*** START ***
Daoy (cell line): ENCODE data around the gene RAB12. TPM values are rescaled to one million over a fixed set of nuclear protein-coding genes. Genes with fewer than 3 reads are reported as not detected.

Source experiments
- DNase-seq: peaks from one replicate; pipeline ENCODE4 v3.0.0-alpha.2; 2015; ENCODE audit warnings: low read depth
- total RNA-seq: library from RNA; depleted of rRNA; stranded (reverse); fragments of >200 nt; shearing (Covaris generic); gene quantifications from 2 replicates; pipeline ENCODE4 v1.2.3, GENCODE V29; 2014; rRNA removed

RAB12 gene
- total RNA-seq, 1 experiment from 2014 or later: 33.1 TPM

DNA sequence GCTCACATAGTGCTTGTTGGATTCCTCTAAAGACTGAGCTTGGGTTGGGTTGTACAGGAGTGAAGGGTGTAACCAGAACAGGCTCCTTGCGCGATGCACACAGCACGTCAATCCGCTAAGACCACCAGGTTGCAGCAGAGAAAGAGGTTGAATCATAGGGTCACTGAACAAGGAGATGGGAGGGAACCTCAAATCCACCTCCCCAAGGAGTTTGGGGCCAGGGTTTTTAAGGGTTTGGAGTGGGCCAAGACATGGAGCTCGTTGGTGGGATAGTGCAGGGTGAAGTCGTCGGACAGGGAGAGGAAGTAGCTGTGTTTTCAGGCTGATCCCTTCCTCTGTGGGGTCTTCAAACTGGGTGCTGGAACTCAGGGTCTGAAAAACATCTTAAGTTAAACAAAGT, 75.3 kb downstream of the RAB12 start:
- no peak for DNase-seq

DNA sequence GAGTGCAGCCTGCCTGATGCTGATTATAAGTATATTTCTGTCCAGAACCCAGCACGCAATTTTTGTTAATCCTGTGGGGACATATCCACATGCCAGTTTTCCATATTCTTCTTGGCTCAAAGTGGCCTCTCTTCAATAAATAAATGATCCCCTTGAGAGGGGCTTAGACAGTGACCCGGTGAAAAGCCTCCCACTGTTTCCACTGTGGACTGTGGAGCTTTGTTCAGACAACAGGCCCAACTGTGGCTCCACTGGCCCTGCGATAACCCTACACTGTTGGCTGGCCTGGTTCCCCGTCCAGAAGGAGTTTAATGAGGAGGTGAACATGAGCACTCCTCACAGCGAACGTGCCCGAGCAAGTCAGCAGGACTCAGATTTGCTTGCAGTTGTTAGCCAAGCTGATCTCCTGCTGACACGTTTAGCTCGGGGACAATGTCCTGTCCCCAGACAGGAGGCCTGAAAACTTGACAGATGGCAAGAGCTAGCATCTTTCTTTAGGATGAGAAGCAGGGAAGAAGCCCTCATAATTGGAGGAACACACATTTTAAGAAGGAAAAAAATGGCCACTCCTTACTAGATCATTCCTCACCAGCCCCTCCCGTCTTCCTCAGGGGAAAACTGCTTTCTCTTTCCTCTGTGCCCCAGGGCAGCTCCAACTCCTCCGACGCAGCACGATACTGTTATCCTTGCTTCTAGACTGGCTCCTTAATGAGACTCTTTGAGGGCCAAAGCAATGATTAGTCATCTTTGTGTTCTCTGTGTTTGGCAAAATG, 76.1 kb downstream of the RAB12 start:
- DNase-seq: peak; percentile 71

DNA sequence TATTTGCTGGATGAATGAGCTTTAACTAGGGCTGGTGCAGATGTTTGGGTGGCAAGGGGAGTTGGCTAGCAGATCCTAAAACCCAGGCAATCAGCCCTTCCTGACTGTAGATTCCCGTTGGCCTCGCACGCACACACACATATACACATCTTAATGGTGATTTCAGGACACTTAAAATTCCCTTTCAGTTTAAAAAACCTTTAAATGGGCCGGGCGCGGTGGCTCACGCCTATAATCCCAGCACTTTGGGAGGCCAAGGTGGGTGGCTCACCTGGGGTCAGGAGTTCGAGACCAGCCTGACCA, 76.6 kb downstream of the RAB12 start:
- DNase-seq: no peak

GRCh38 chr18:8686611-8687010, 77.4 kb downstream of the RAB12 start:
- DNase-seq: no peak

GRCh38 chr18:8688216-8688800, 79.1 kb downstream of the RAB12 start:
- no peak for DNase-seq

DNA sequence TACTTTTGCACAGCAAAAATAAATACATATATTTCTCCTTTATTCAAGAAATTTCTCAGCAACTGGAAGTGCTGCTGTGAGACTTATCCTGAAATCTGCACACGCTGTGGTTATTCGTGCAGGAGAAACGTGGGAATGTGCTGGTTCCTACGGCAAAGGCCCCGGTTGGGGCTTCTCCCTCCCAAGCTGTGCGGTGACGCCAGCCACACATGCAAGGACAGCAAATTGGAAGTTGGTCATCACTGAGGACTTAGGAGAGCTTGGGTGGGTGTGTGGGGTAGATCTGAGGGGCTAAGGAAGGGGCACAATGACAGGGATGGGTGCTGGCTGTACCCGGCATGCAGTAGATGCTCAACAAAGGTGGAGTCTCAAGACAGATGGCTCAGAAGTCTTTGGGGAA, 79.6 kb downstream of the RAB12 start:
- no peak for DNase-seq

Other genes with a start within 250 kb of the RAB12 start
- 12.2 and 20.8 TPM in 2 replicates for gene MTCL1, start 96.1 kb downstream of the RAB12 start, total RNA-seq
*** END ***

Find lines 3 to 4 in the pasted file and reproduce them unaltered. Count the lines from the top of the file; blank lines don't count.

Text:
- DNase-seq: peaks from one replicate; pipeline ENCODE4 v3.0.0-alpha.2; 2015; ENCODE audit warnings: low read depth
- total RNA-seq: library from RNA; depleted of rRNA; stranded (reverse); fragments of >200 nt; shearing (Covaris generic); gene quantifications from 2 replicates; pipeline ENCODE4 v1.2.3, GENCODE V29; 2014; rRNA removed